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Mental illness affects millions of Australians every year, having adverse implications for employment, physical health and other social outcomes.

Mental illness affects millions of Australians every year, having adverse implications for employment, physical health and other social outcomes.

About 45% of Australians aged 16–85 experience a mental illness over their lifetime.

Poor mental health is an increasingly pressing issue in our society, with $9 billion, or $373 per person, spent on mental health-related services in Australia during 2015–16, a real increase from $354 per person in 2011–12.

The treatment of mental health, from both a clinical and societal perspective, has undergone significant change in the last 50 years. There has been a shift away from institutional-based approaches toward an integrated in-community model which strives for sustained recovery. The shift in service delivery methodology has been concurrent with the shift in societal attitudes towards those suffering from mental illness. The clinical understanding of what constitutes mental health has also been transformed – an individual’s mental health is now assessed on a spectrum of healthiness rather than on a discrete binary scale.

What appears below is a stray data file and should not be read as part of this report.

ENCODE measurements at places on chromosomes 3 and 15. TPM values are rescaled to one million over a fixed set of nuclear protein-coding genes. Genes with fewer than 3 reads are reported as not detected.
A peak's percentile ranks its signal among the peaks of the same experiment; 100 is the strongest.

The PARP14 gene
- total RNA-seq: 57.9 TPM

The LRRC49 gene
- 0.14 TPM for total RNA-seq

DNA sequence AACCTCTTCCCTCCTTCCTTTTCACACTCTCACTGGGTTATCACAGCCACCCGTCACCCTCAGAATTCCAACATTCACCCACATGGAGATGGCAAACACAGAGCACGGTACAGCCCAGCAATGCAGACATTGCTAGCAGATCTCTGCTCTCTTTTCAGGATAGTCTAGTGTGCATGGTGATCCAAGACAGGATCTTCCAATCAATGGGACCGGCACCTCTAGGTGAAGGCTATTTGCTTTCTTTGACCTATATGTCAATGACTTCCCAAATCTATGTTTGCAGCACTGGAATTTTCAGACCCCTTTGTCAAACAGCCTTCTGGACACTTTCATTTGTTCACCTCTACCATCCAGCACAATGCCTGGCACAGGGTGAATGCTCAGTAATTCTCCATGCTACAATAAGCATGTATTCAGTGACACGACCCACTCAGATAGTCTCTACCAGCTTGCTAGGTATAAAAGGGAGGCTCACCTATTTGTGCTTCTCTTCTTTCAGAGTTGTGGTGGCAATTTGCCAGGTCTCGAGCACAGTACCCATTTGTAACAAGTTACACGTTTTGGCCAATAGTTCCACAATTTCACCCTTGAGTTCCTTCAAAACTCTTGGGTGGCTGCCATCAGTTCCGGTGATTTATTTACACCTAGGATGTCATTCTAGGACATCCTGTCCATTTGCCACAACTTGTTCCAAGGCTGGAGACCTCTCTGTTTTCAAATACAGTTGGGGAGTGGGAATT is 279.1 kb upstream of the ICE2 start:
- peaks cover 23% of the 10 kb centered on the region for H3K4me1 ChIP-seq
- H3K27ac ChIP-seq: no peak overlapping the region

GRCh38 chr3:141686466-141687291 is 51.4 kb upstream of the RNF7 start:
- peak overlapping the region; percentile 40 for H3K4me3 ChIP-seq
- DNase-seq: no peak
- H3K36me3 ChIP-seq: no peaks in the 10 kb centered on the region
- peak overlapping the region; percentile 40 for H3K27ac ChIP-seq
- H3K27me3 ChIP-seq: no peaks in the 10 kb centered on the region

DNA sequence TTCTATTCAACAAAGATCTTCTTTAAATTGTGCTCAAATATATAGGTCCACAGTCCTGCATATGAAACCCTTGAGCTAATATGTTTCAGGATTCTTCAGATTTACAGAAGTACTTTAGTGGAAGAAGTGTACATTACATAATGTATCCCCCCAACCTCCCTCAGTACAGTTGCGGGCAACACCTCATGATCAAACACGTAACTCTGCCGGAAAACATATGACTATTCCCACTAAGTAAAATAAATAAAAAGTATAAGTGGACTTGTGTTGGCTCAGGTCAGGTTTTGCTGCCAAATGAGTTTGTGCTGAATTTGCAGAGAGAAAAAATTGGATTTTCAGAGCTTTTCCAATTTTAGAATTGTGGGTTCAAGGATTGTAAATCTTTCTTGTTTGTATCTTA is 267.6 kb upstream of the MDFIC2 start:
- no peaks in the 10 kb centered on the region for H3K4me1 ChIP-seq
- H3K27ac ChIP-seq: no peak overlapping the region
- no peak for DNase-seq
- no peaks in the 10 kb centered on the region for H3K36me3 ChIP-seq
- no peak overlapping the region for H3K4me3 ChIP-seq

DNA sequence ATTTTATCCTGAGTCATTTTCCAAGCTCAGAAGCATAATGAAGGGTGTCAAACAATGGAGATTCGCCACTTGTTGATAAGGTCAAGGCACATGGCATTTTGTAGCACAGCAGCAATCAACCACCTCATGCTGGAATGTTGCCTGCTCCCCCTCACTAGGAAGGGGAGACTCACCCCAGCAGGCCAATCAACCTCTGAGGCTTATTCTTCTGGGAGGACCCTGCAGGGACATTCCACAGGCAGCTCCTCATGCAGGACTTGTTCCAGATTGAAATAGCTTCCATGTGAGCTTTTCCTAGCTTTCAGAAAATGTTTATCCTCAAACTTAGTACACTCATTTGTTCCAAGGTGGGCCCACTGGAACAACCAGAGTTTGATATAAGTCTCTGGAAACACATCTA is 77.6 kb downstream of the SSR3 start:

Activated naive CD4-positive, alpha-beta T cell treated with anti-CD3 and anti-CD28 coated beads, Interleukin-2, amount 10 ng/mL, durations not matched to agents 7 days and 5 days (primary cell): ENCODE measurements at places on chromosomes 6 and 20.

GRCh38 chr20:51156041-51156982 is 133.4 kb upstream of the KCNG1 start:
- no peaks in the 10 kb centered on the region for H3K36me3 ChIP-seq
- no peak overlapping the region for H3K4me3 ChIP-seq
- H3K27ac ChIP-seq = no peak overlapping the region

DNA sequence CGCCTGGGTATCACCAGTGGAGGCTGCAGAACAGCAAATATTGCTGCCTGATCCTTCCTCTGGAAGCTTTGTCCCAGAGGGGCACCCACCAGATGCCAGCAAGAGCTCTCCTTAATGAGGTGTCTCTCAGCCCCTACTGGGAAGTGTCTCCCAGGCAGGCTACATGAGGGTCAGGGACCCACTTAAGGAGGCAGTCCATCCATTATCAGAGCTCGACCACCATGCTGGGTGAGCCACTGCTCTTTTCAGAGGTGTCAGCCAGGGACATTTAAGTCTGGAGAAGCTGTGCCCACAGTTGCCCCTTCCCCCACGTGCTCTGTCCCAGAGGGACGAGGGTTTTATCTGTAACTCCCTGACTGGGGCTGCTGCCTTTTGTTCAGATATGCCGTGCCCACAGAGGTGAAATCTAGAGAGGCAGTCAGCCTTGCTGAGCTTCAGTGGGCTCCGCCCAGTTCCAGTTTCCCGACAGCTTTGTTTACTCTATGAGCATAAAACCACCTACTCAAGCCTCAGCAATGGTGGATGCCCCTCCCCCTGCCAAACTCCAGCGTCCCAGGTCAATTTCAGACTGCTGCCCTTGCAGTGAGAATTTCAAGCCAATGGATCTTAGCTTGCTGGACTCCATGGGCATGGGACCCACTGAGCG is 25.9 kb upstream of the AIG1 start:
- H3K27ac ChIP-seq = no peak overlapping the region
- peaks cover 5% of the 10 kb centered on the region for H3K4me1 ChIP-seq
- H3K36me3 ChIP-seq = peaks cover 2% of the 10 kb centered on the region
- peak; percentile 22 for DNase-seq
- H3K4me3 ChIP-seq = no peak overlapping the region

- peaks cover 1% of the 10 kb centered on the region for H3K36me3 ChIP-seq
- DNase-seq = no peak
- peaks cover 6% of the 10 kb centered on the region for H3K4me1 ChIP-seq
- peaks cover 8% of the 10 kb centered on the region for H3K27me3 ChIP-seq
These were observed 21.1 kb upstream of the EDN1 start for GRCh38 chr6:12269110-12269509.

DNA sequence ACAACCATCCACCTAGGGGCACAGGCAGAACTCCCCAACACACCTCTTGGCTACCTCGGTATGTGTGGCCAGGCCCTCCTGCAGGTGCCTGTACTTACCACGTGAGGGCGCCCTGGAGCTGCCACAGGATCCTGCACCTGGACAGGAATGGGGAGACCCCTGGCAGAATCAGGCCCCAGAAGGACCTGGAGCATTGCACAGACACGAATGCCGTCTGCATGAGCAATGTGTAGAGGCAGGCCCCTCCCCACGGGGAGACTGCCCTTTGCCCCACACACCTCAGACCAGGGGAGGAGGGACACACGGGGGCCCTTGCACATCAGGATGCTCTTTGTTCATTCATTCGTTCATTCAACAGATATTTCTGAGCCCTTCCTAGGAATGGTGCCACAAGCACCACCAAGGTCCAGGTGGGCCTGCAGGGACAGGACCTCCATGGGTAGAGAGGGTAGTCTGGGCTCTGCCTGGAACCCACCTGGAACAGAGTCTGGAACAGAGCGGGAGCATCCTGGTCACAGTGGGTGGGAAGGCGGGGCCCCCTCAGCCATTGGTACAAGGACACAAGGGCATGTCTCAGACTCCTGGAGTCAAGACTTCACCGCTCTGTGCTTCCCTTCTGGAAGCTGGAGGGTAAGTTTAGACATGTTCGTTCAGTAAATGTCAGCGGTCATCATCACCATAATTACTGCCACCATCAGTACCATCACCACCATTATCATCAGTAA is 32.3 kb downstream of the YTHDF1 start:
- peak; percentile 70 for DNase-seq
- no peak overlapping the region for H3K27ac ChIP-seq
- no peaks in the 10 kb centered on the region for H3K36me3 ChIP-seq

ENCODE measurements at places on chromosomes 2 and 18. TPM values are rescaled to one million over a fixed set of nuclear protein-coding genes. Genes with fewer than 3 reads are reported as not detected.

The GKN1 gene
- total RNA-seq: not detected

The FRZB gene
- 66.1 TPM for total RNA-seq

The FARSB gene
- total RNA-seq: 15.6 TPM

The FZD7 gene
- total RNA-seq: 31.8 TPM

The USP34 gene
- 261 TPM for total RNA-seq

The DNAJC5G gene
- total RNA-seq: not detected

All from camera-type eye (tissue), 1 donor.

As a social issue with high comorbidity to other adverse outcomes such as addiction, domestic violence and homelessness, the PAYCE Foundation identifies mental health as a key strategic focus.

In acknowledgement of the importance of mental health for a healthy, productive, inclusive and just society, many of PAYCE Foundation’s partnerships, regardless of the specific focus area identified, have the mental health of the services’ recipients as one of the main drivers.

Over the last 12 months, a number of our philanthropic initiatives have specifically focussed on mental health services, including Kookaburra Kids, Lifeline and Black Dog Institute.

Mental Health and Disability